All the eggs under the same conditions, however, do not produce embryos in the same time, a certain number are hatched out on every successive day for .some weeks or even months, and at the end of this time some of the eggs may remain in the same condition as when just taken from the liver. No explanation can be discovered in the eggs themselves of the very variable time required for the development of the embryo, but the fact is of much practical importance, for eggs scattered over any damp ground may render it dangerous for a long period.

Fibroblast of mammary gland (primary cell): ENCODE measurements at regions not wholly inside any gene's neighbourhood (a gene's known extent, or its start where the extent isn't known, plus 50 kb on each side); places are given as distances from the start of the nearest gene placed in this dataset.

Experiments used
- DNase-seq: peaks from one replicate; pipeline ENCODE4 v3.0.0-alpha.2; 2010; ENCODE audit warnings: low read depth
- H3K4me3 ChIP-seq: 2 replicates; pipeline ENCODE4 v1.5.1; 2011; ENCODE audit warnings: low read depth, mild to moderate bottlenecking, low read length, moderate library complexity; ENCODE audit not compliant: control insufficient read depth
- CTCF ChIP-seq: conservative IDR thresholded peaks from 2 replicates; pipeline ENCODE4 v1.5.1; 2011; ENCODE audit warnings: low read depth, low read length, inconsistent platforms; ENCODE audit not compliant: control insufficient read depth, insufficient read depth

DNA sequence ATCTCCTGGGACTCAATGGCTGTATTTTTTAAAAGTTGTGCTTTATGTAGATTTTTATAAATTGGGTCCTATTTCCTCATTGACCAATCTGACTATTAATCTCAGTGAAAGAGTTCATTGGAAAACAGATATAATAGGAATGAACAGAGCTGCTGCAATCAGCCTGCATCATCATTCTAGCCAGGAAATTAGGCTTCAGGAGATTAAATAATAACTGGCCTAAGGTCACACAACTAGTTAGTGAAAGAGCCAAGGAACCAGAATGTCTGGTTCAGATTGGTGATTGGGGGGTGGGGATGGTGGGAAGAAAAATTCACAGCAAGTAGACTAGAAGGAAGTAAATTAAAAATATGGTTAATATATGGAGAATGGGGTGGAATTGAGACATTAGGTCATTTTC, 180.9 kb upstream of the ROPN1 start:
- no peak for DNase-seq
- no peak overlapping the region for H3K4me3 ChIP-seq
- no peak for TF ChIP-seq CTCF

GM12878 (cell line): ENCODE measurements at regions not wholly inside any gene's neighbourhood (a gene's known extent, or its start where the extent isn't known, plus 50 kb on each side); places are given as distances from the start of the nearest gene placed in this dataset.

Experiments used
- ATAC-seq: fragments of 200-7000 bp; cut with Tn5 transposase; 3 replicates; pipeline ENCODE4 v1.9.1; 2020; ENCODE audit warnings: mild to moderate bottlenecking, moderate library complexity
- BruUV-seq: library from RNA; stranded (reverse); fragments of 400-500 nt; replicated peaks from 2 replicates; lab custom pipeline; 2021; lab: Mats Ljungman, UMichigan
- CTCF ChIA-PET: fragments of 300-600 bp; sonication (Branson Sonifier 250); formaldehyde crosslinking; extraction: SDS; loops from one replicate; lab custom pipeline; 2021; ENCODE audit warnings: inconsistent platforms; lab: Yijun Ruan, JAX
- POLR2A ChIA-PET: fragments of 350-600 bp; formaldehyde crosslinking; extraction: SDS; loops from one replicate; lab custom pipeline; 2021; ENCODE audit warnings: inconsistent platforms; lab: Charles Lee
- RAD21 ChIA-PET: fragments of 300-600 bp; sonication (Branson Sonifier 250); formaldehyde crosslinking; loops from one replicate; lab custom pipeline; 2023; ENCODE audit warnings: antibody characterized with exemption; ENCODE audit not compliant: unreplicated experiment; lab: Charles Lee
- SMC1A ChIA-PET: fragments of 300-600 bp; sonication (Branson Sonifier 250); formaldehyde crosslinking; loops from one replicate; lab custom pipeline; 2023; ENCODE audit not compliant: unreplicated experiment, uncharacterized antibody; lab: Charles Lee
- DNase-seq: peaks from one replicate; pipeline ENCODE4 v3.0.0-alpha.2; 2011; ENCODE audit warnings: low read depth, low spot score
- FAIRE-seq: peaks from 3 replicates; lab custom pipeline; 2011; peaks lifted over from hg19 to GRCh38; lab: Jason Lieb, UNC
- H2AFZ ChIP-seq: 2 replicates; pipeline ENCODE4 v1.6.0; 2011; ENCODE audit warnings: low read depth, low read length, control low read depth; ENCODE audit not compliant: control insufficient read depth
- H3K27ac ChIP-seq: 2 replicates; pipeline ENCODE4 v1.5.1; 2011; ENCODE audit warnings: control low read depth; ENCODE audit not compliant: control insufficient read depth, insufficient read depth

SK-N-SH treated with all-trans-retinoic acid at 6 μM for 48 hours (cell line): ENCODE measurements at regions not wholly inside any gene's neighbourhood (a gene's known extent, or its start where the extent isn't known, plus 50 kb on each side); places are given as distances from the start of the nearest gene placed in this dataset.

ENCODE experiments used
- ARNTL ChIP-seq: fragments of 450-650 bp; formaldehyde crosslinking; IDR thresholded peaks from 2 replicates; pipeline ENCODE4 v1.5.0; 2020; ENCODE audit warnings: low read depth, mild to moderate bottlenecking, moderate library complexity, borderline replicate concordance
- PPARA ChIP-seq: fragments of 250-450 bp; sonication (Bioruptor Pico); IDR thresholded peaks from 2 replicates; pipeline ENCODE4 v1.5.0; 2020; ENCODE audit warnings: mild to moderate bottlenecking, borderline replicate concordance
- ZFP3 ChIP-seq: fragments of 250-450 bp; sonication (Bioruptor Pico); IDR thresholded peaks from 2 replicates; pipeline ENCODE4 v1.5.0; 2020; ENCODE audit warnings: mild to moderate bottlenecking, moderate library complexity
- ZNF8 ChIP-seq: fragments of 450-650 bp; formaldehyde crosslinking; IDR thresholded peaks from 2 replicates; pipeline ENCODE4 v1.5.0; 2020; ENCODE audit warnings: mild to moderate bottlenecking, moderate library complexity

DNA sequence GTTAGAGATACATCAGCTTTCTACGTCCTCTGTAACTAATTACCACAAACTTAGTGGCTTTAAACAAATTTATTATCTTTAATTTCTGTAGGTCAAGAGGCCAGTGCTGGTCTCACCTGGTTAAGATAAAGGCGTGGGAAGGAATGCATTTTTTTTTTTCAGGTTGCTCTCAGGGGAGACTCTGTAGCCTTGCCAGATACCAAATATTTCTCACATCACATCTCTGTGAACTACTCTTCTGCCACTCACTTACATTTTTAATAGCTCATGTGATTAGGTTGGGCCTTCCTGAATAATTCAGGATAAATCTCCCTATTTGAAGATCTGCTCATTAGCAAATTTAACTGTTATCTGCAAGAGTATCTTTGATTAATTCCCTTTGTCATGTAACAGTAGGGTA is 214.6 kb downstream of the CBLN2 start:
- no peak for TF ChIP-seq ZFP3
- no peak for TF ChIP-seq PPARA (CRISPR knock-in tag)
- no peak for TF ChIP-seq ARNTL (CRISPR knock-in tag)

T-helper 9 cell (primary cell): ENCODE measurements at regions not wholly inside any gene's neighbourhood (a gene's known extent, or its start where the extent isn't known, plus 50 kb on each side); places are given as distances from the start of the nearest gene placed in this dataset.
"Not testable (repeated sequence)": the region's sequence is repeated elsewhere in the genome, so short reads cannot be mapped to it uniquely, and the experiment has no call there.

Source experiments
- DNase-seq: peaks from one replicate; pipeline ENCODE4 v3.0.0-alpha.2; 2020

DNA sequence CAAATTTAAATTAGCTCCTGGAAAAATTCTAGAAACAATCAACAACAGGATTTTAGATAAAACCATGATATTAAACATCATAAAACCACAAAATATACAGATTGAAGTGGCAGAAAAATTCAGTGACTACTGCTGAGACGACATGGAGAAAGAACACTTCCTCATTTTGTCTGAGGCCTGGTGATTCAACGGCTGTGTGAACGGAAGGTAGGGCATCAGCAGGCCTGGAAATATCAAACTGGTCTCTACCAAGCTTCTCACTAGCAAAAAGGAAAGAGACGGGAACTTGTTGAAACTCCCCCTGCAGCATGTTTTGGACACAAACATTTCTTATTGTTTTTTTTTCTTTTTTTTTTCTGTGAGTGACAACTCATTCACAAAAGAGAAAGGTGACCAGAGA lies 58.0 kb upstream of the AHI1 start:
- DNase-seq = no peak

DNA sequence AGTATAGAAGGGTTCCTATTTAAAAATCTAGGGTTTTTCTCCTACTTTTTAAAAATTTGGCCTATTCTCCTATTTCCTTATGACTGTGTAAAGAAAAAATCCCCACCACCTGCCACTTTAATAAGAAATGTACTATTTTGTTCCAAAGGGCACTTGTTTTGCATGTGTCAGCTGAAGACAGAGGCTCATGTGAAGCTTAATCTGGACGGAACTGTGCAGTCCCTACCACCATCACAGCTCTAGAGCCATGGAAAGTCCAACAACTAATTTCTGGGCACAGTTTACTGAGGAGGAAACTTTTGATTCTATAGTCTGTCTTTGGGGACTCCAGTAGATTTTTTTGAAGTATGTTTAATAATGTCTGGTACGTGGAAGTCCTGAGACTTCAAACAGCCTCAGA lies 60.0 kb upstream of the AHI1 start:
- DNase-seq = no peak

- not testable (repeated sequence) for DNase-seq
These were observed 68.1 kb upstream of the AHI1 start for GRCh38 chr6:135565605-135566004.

The granular character of the secondary yolk-cells render it very difficult to follow in detail the growth of the embryo whilst still within the egg, and as the matter is one of theoretical importance only, the examination of the development by more elaborate methods has been postponed in favour of matter of more practical interest. I hope, however, to have the opportunity before long of observing the formation of the layers in the embryo. All that can be seen in the egg by direct examination is as follows. The embryo increases in size, being nourished by the absorption of the secondary yolk. The outlines of the yolk-spheres become more distinct and the granules less numerous, whilst some of them appear to coalesce or disintegrate (fig. 2, Pl. II). Within them the outline of the embryo is visible, often showing one or more annular constrictions. As the yolk-cells are gradually used up the body of the embryo becomes larger and more plainly visible, and comes to occupy the whole length of the egg (v. fig. 3). Its surface is somewhat bossy owing to the projection of the cells forming the outermost layer of the body. A papilla appears at the anterior end, which is always directed towards the opercular pole of the shell, and a little way behind a quantity of dark brown pigment is produced, giving rise to a double eye-spot, while the surface loses its bossy appearance. Wave-like peristaltic contractions pass along the body from the anterior towards the opposite end.